Child marriage refers to a spousal relationship in which one or both spouses are under 18 years old. Although this definition sounds straightforward, the realities of child marriage can be complicated. Both the words “child” and “marriage” are sometimes interpreted differently.
The internationally recognized definition of a child – established by the Convention of the Rights of the Child, one of the most universally endorsed and widely ratified treaties in history – is “every human being below the age of 18 years”. This is also the legal definition used in most parts of the world.
But in a small number of countries, adulthood, or the “age of majority” may be reached before age 18.
The Convention on the Rights of the Child makes an exception for national laws recognizing an earlier age of majority.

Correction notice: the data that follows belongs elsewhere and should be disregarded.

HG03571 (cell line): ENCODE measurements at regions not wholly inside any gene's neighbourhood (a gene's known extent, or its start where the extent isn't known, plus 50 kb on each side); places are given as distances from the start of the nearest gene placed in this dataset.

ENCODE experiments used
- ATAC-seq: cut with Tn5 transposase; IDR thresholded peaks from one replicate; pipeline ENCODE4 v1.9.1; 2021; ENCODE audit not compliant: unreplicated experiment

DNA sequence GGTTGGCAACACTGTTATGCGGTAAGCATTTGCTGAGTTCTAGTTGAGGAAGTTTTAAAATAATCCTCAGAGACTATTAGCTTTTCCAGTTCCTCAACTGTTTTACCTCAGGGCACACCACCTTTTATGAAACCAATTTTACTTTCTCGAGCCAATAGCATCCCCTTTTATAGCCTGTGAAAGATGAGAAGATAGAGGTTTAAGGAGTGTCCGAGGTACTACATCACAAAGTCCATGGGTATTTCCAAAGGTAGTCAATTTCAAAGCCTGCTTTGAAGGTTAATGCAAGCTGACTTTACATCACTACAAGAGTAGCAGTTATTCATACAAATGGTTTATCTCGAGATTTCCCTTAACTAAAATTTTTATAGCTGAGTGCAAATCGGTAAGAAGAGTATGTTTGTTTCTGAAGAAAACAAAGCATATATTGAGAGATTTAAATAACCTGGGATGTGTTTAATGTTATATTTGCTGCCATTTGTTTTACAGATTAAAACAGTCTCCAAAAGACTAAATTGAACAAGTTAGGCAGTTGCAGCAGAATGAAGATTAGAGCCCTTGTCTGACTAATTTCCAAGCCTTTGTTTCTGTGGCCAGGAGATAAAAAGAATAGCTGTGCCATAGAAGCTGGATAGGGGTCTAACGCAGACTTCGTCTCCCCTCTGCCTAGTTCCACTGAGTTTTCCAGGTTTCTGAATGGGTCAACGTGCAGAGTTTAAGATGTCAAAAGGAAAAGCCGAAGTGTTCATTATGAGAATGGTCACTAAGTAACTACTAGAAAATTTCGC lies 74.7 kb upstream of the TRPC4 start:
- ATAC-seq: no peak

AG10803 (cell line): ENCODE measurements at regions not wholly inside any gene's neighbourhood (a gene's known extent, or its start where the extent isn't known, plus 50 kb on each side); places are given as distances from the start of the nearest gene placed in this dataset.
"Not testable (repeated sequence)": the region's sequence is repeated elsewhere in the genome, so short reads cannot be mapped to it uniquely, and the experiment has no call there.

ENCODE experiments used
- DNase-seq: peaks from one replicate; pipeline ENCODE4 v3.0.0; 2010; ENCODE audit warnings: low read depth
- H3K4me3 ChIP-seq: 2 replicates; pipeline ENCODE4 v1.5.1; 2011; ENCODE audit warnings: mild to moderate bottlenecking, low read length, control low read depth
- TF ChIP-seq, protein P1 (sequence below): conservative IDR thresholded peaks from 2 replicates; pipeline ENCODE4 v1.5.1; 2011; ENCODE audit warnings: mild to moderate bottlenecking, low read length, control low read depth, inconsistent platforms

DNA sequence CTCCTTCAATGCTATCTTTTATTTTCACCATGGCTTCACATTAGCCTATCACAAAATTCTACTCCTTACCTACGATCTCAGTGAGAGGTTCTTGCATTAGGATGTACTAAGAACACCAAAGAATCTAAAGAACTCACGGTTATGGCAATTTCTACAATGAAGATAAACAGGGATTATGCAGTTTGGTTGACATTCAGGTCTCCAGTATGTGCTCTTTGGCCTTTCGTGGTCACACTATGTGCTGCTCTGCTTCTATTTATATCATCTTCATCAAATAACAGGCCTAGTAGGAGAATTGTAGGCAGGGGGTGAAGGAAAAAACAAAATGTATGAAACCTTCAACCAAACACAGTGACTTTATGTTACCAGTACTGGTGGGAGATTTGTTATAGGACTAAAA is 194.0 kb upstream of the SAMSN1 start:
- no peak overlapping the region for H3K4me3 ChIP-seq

Some countries and cultures consider adulthood a state achieved upon marriage – for example, countries where full age means the age of 18 years and above, and any married woman is deemed to be of full age. And other countries have an older minimum age of marriage, such as Nepal, where the law requires people be at least 20 when they marry.
The concept of marriage also varies – it can be formal or informal, governed by civil law, common law or religious law, or simply be a customary practice. In many parts of the world, for example, marriages may be recognized by the community without legal registration. Marriages may be marked with a ceremony, or there may be no ceremony or legal action at all. In countries where polygamous marriage is not permitted by civil law, second and third marriages often take place without formal registration.
Major surveys try to account for this variation when measuring child marriage. Multiple Indicators Cluster Surveys and Demographic Health Surveys, for example, collect information on the date and age at which a woman and man first started living with their first spouses or partners.
In the end, these varying definitions make little difference for a child’s safety and health. Child marriage is a serious human rights violation that directly threatens lives, health, safety and education of girls and boys, limiting their future prospects.